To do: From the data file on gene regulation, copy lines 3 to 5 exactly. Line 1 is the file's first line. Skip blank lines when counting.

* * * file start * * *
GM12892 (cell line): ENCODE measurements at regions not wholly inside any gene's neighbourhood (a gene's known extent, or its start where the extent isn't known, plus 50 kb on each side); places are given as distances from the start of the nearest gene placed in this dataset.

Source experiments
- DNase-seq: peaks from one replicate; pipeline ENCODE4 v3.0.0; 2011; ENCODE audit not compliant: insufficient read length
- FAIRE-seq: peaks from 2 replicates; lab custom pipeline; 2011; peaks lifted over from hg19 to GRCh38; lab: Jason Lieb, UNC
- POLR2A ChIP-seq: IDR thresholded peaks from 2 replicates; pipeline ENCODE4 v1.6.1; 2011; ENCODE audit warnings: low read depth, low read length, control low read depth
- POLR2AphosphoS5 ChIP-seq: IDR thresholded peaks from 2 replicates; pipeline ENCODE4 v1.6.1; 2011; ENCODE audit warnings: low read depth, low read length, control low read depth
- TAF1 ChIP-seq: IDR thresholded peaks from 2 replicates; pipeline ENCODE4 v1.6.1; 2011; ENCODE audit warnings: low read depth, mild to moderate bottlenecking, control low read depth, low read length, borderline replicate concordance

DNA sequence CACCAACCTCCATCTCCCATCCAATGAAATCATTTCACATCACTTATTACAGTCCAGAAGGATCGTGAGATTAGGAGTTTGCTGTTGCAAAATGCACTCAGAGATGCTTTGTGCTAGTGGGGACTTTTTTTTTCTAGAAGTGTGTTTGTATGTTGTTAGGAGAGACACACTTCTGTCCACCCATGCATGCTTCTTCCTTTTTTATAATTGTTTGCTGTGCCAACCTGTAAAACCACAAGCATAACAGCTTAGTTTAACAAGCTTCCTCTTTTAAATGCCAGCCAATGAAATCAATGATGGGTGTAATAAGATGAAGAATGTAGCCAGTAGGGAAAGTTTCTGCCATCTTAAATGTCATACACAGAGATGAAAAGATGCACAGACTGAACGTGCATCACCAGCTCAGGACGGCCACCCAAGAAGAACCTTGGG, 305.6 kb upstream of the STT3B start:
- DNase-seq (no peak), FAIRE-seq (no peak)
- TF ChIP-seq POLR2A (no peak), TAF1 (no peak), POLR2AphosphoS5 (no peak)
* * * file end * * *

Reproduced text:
- DNase-seq: peaks from one replicate; pipeline ENCODE4 v3.0.0; 2011; ENCODE audit not compliant: insufficient read length
- FAIRE-seq: peaks from 2 replicates; lab custom pipeline; 2011; peaks lifted over from hg19 to GRCh38; lab: Jason Lieb, UNC
- POLR2A ChIP-seq: IDR thresholded peaks from 2 replicates; pipeline ENCODE4 v1.6.1; 2011; ENCODE audit warnings: low read depth, low read length, control low read depth